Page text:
Alexandra Cain reflects on the outlook for the Australian property market in 2016 and finds something of a mixed bag.
Following a number of stunning years for property prices, during which Sydney and Melbourne experienced double-digit growth, the heat has now largely dissipated from the property market. However, there are still plenty of pockets of growth around the country for the astute property investor.
Jan Mason, acting managing director of Defence Housing Australia, notes that although conditions in the property market have been strong in recent years, market data suggests a softening outlook.
“We expect moderate to weak growth across the country, although many of the areas where we have properties are seeing steady growth,” says Mason.
Tim Lawless, head of research at property research house CoreLogic RP Data, says the data shows property prices in Sydney fell 2.3 per cent in the fourth quarter of 2015. Prices in Melbourne fell 1.9 per cent across the same period.
“But this was on the back of strong gains since 2012. We’re likely to see a continuing slowdown in those cities as we see a rebalancing of affordability and rental yields,” says Lawless.
He says the Perth and Darwin markets are also soft, having peaked towards the end of 2014. “We’re still witnessing the effect of the mining slowdown on the housing market.”
Residential property prices in Brisbane and Canberra, however, are expected to rise this year, on the back of rises in 2015. Hobart is another capital where residential property prices are tipped to grow.
While property prices in many capital city markets may be challenging at the moment, the same can’t be said of regional areas.
Mason says the outlook for regional areas is improving because they are often more affordable than capital cities and the infrastructure to support many of the main regional centres is improving.
Michael Workman, senior economist with the Commonwealth Bank, agrees that the regional outlook is mixed.
“Some centres will perform extremely well because of their exposure to the agricultural sector. It’s had a few good years, with food prices, especially for exports, rising,” says Workman.
“There has been a strong increase in volumes of agricultural exports, which is boosting property prices in some regional centres,” he adds.
Workman says the more economic diversity in a regional centre, the better for long-term property prices.
But the mining downturn is reducing property prices in places like regional Western Australia (WA), central Queensland and the Hunter Valley.
“Prices in these centres will go lower as more mines close. There isn’t much potential for energy prices to increase because of the low oil price. The slowdown in China will also indirectly lead to lower property prices in WA and Darwin,” he adds.
Although the mining downturn is affecting property prices in some towns, there are still opportunities around the country to purchase properties where capital growth is expected.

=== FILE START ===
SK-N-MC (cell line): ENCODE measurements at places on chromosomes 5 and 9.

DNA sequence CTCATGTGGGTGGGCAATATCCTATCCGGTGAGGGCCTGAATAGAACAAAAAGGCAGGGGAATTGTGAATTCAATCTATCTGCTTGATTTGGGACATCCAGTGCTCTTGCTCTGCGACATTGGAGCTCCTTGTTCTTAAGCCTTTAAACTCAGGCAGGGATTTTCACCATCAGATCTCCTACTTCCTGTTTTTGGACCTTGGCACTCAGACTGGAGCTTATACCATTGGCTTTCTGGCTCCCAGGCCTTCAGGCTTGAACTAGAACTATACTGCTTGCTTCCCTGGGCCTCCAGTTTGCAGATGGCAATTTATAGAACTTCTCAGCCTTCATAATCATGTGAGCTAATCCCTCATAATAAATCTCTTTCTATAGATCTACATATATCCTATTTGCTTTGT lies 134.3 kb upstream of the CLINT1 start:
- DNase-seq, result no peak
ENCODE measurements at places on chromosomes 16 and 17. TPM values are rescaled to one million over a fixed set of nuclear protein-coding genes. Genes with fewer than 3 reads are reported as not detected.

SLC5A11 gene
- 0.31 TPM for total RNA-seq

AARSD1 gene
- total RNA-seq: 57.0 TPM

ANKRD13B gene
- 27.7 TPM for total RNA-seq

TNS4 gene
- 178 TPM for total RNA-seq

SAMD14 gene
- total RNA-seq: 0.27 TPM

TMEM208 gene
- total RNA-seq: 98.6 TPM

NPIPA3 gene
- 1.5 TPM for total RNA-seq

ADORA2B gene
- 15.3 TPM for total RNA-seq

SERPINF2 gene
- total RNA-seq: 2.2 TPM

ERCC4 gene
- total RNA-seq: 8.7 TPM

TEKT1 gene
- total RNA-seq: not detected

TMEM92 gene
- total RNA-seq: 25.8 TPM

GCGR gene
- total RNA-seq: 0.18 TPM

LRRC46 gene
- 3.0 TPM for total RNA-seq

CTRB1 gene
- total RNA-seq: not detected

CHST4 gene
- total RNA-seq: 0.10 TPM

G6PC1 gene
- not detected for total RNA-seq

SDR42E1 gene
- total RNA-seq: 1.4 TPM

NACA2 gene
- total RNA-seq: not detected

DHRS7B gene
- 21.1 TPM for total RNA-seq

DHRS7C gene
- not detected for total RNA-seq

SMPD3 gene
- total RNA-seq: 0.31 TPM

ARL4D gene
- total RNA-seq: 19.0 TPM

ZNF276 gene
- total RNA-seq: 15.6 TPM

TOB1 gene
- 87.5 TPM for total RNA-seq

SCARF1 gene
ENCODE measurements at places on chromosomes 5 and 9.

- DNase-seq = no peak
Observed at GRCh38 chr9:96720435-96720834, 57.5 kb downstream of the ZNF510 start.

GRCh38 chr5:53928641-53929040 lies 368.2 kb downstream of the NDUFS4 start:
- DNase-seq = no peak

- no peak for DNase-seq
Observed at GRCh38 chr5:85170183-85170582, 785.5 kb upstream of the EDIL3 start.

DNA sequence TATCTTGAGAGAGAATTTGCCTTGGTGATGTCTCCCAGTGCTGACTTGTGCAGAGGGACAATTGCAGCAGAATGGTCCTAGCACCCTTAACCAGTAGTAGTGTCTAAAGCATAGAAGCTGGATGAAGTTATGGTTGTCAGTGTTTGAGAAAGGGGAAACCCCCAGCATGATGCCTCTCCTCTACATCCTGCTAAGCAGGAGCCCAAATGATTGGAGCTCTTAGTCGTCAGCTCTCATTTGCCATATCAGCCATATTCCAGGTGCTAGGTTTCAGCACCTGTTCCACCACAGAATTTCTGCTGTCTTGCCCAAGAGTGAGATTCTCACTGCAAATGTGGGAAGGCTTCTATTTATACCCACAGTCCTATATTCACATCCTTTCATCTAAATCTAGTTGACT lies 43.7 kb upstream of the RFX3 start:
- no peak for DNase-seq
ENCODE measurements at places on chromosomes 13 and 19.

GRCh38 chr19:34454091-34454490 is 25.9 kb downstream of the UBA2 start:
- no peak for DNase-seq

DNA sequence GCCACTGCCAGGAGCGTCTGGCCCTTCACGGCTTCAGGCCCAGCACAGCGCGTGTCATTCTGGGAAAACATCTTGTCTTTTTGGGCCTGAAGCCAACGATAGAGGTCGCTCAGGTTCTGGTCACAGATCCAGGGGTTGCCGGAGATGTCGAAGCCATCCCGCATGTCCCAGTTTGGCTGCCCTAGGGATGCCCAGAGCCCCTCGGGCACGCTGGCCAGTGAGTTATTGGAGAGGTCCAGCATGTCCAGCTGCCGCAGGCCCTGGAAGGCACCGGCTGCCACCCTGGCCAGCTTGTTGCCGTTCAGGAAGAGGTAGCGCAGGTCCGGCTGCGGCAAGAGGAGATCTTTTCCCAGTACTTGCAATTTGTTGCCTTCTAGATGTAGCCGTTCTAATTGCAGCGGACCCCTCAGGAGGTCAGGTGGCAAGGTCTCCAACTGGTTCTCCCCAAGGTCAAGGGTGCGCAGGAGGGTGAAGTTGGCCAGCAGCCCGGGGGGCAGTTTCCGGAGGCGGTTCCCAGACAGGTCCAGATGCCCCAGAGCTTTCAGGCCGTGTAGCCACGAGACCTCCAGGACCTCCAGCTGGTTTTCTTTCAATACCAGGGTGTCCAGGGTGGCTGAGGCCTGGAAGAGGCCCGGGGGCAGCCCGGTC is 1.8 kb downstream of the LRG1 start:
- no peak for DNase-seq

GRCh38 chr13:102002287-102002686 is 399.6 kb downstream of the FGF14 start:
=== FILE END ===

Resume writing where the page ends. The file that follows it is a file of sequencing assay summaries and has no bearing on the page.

According to Mason: “The key is to look at the infrastructure and public transport plans in the region you’re considering. It’s possible to identify properties that are not yet serviced by public transport, but where there are future plans to improve transport options, for instance by extending train lines.”
Says Workman: “The idea is to do your homework and look at the rental market. Prices are often driven by the provision of services like transport, hospitals and schools. Investing in areas with these attributes will generate a better return in the short and long term.”
Self-managed super fund (SMSF) investors have the opportunity to use their fund to purchase properties using limited recourse borrowing arrangements. It’s an interesting strategy for building long-term wealth.
As Michael Miller, financial adviser, MLC Advice Canberra notes, directors of a family-owned business in particular may be looking at strategies that involve their SMSF purchasing the commercial property that’s used in the business.
“Having the SMSF take out a loan to purchase the property is one option, but it does involve dealing with a smaller pool of lenders, and complying with the additional legislative requirements of SMSF borrowing,” he says.
An alternative strategy, he says, is to set up what’s called a 13.22C trust to purchase the property. “This can have the trust units owned both by an individual and an SMSF. The trust can’t borrow for the property purchase itself, but directors can borrow against other security such as a residential property to fund their own unit-holding.”
For example, say the industrial unit from which a family business has been operating is now on the market for a price of $550,000. Assume the SMSF has $200,000 available for investment, and the business owner is able to borrow up to $400,000 against a residential investment property.